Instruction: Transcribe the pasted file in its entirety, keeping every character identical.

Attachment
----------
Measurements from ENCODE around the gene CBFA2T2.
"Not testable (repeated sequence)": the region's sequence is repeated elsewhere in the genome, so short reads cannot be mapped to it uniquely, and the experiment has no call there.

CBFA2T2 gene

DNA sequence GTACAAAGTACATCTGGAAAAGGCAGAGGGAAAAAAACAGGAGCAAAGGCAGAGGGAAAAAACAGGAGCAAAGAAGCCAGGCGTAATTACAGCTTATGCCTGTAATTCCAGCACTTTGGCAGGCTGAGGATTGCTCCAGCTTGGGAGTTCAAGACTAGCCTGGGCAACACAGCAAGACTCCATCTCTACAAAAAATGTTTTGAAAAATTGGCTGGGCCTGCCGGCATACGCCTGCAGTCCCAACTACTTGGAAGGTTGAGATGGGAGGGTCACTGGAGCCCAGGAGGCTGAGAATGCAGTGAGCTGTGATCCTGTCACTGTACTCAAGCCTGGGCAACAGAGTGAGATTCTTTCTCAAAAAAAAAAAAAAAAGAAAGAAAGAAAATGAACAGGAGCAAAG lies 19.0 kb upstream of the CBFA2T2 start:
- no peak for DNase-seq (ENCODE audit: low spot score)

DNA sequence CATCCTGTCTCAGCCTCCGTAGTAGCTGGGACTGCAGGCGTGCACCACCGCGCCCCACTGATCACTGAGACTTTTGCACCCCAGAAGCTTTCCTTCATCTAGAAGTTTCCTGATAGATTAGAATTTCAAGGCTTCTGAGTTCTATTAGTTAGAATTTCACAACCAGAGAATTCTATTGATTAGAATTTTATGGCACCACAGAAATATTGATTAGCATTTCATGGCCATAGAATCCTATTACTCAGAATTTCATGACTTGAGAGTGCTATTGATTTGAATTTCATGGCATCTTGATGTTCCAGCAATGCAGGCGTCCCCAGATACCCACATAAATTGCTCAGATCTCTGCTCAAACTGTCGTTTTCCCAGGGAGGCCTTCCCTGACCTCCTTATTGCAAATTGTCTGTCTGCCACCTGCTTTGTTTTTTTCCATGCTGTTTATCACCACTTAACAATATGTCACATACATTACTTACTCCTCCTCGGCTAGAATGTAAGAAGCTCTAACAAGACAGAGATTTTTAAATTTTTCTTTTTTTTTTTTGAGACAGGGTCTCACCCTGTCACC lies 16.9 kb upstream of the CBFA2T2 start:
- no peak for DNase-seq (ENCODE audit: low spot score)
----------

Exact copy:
Measurements from ENCODE around the gene CBFA2T2.
"Not testable (repeated sequence)": the region's sequence is repeated elsewhere in the genome, so short reads cannot be mapped to it uniquely, and the experiment has no call there.

CBFA2T2 gene

DNA sequence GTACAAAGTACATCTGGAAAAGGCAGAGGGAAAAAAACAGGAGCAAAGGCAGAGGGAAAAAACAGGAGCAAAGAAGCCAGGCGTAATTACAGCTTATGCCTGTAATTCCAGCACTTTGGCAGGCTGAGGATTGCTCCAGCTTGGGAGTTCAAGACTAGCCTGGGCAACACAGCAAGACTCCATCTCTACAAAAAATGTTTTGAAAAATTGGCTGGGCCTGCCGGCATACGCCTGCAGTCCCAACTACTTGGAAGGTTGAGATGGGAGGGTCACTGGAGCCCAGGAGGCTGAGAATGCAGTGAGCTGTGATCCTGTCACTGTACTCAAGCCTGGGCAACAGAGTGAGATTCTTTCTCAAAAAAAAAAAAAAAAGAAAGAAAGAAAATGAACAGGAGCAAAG lies 19.0 kb upstream of the CBFA2T2 start:
- no peak for DNase-seq (ENCODE audit: low spot score)

DNA sequence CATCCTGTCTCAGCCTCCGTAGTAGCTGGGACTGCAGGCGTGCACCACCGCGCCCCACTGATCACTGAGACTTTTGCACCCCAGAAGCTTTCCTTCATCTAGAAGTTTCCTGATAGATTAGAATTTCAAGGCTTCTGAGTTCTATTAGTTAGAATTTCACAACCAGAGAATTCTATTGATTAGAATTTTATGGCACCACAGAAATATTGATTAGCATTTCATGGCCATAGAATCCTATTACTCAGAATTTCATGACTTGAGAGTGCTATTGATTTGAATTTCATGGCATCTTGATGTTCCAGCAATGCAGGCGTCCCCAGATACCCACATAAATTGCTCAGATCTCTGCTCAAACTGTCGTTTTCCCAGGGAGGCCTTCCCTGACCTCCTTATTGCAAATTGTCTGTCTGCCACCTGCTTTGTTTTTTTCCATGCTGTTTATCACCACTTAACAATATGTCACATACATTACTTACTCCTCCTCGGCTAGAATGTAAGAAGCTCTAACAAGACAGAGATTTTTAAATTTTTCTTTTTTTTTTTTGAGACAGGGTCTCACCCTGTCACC lies 16.9 kb upstream of the CBFA2T2 start:
- no peak for DNase-seq (ENCODE audit: low spot score)